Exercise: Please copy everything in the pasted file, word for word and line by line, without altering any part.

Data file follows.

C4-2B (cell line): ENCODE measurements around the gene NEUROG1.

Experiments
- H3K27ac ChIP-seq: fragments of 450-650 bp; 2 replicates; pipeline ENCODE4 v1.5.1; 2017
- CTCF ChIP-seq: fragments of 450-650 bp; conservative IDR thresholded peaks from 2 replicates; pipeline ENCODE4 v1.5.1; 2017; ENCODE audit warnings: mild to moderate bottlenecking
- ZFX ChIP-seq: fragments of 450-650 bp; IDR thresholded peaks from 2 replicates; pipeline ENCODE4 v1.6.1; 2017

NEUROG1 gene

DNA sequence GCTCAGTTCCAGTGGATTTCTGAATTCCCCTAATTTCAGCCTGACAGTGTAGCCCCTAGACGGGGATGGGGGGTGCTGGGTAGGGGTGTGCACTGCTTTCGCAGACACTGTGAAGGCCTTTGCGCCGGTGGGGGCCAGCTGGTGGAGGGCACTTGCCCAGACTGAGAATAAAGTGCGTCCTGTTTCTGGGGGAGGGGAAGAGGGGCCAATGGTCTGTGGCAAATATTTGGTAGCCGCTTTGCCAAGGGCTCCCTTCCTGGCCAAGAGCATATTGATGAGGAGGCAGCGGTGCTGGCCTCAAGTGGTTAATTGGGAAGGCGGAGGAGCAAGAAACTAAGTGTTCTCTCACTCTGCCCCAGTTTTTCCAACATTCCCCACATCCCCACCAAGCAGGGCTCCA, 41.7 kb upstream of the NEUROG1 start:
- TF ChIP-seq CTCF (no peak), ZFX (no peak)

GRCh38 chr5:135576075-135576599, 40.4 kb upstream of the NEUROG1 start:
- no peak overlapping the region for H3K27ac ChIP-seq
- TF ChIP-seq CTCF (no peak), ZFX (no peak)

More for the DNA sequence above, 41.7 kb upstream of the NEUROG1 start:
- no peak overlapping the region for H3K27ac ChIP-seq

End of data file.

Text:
C4-2B (cell line): ENCODE measurements around the gene NEUROG1.

Experiments
- H3K27ac ChIP-seq: fragments of 450-650 bp; 2 replicates; pipeline ENCODE4 v1.5.1; 2017
- CTCF ChIP-seq: fragments of 450-650 bp; conservative IDR thresholded peaks from 2 replicates; pipeline ENCODE4 v1.5.1; 2017; ENCODE audit warnings: mild to moderate bottlenecking
- ZFX ChIP-seq: fragments of 450-650 bp; IDR thresholded peaks from 2 replicates; pipeline ENCODE4 v1.6.1; 2017

NEUROG1 gene

DNA sequence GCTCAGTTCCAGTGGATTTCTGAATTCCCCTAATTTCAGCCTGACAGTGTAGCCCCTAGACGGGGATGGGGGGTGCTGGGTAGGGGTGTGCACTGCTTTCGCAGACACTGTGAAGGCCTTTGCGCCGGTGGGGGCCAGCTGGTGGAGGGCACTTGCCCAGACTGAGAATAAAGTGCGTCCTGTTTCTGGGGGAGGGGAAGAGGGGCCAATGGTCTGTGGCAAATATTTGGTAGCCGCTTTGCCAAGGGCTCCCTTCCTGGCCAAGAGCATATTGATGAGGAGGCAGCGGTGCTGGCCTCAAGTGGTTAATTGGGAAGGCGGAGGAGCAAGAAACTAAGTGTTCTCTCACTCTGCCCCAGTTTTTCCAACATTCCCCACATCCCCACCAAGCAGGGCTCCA, 41.7 kb upstream of the NEUROG1 start:
- TF ChIP-seq CTCF (no peak), ZFX (no peak)

GRCh38 chr5:135576075-135576599, 40.4 kb upstream of the NEUROG1 start:
- no peak overlapping the region for H3K27ac ChIP-seq
- TF ChIP-seq CTCF (no peak), ZFX (no peak)

More for the DNA sequence above, 41.7 kb upstream of the NEUROG1 start:
- no peak overlapping the region for H3K27ac ChIP-seq